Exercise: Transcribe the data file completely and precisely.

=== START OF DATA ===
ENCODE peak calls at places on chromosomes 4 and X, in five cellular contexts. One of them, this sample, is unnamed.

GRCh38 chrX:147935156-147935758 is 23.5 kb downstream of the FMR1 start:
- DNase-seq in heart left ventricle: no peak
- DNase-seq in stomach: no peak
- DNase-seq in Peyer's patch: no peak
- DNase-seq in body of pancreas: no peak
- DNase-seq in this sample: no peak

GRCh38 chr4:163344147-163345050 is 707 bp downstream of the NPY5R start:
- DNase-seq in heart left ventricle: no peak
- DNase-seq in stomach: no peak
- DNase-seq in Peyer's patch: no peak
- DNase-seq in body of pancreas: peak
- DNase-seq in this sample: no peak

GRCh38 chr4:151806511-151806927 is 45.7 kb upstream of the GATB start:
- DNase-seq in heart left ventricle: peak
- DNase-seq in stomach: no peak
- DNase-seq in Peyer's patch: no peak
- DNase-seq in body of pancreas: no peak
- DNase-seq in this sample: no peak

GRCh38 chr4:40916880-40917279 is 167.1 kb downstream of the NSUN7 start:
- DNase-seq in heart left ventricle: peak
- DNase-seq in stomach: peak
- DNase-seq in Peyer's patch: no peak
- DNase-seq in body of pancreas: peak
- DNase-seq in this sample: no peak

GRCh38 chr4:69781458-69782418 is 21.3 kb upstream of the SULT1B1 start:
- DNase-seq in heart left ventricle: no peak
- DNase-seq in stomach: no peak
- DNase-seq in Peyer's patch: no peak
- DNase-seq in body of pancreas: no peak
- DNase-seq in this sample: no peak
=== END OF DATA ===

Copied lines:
ENCODE peak calls at places on chromosomes 4 and X, in five cellular contexts. One of them, this sample, is unnamed.

GRCh38 chrX:147935156-147935758 is 23.5 kb downstream of the FMR1 start:
- DNase-seq in heart left ventricle: no peak
- DNase-seq in stomach: no peak
- DNase-seq in Peyer's patch: no peak
- DNase-seq in body of pancreas: no peak
- DNase-seq in this sample: no peak

GRCh38 chr4:163344147-163345050 is 707 bp downstream of the NPY5R start:
- DNase-seq in heart left ventricle: no peak
- DNase-seq in stomach: no peak
- DNase-seq in Peyer's patch: no peak
- DNase-seq in body of pancreas: peak
- DNase-seq in this sample: no peak

GRCh38 chr4:151806511-151806927 is 45.7 kb upstream of the GATB start:
- DNase-seq in heart left ventricle: peak
- DNase-seq in stomach: no peak
- DNase-seq in Peyer's patch: no peak
- DNase-seq in body of pancreas: no peak
- DNase-seq in this sample: no peak

GRCh38 chr4:40916880-40917279 is 167.1 kb downstream of the NSUN7 start:
- DNase-seq in heart left ventricle: peak
- DNase-seq in stomach: peak
- DNase-seq in Peyer's patch: no peak
- DNase-seq in body of pancreas: peak
- DNase-seq in this sample: no peak

GRCh38 chr4:69781458-69782418 is 21.3 kb upstream of the SULT1B1 start:
- DNase-seq in heart left ventricle: no peak
- DNase-seq in stomach: no peak
- DNase-seq in Peyer's patch: no peak
- DNase-seq in body of pancreas: no peak
- DNase-seq in this sample: no peak